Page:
Melanie Anderson is sharing the story of her teenage son’s death in the hopes that it will prevent a similar tragedy.

Cash Anderson went to Chief Whitecap School in Saskatoon's Stonebridge neighbourhood and would have turned 14 on Tuesday.

Earlier this month Cash died trying an online challenge: the "pass-out challenge" or "blackout challenge," according to Anderson.

The goal of the challenge is to induce temporary loss of consciousness leading to a feeling of euphoria.

The challenge is not new according to Anderson, who has reached out to other parents in support groups who have lost children in similar ways.

Anderson believes Cash learned about the challenge on TikTok. Last month, Italian authorities opened a probe into the accidental death of a 10-year-old girl who may have taken part in a similar "blackout challenge" allegedly shared on the video app.

CTV News has contacted ByteDance, the company which owns Tik Tok, and is awaiting a response.

But that's just the latest platform potentially spreading information about the dangerous challenge, according to a Saskatoon pediatrician.

"Depending on the day the year, there’s different versions of it. With this latest one, a belt is used to try and pass out," said Dr. Ayisha Kurji, assistant professor of pediatrics at the University of Saskatchewan.

"We’re naïve to think that this happens somewhere else because we are a small city compared to other places. We have to realize that everything that’s happening somewhere else is probably happening here,” Kurji said.

Anderson says Cash was a normal Grade 8 boy. He loved skateboarding and had friends.

Kurji encourages open dialogue - especially now with more screen time during the pandemic and increased isolation.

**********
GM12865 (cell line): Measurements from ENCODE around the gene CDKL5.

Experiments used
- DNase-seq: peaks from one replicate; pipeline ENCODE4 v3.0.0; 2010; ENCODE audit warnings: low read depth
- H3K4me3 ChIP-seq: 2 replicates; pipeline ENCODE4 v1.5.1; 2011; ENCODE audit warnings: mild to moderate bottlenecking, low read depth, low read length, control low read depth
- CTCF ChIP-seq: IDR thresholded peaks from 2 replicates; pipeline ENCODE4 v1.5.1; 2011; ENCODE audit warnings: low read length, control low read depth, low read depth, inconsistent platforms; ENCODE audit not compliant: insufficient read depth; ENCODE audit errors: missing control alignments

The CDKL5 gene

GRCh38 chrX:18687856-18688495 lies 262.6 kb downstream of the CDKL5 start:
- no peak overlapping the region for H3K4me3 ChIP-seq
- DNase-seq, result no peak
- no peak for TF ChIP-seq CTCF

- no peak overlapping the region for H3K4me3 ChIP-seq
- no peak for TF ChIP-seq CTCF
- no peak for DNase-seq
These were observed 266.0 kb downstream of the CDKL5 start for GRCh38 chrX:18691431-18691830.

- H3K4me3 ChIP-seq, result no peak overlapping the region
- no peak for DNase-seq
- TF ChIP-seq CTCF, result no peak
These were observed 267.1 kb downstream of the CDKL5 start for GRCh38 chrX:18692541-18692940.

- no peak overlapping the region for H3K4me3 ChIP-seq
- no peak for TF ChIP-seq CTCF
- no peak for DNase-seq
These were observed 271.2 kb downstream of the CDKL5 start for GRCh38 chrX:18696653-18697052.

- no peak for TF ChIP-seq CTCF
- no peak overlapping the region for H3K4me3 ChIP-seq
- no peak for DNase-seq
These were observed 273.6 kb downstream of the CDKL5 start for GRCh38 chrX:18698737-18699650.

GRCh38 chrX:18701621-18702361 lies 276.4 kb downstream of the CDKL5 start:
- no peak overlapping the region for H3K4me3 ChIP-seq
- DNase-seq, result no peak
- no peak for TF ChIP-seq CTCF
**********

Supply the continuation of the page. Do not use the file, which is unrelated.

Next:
“If we see or hear about things like this, we should talk about it. Hey, I heard about this challenge. Have any of your friends done it? What are the risks associated with that? Teenagers also sometimes think they are invincible,” Kurji said.

Alec Couros, professor of educational technology and media at the University of Regina, said TikTok isn’t the only factor to blame.

“TikTok is probably a fair representation of the Internet in general. There are tons of great content across the Internet. You learn on the Internet formally and informally. We’ve got good news and information but of course there’s misinformation and a number of communities that are very harmful.”

Parents should take responsibility and look for the trends on TikTok, he said.

“And watch if your kids are participating in the latest trends. There are harmful memes and things will embarrass you too.”

Anderson wants other parents to watch for signs. Looking back Anderson recalls seeing marks on her son’s neck, which may have indicated that this wasn’t the first time he tried the challenge.

Anderson is a single mother who lives with her 17-year-old son.

She said they plan to move from the home they’ve lived in since Cash was a young boy, saying the memories are too painful.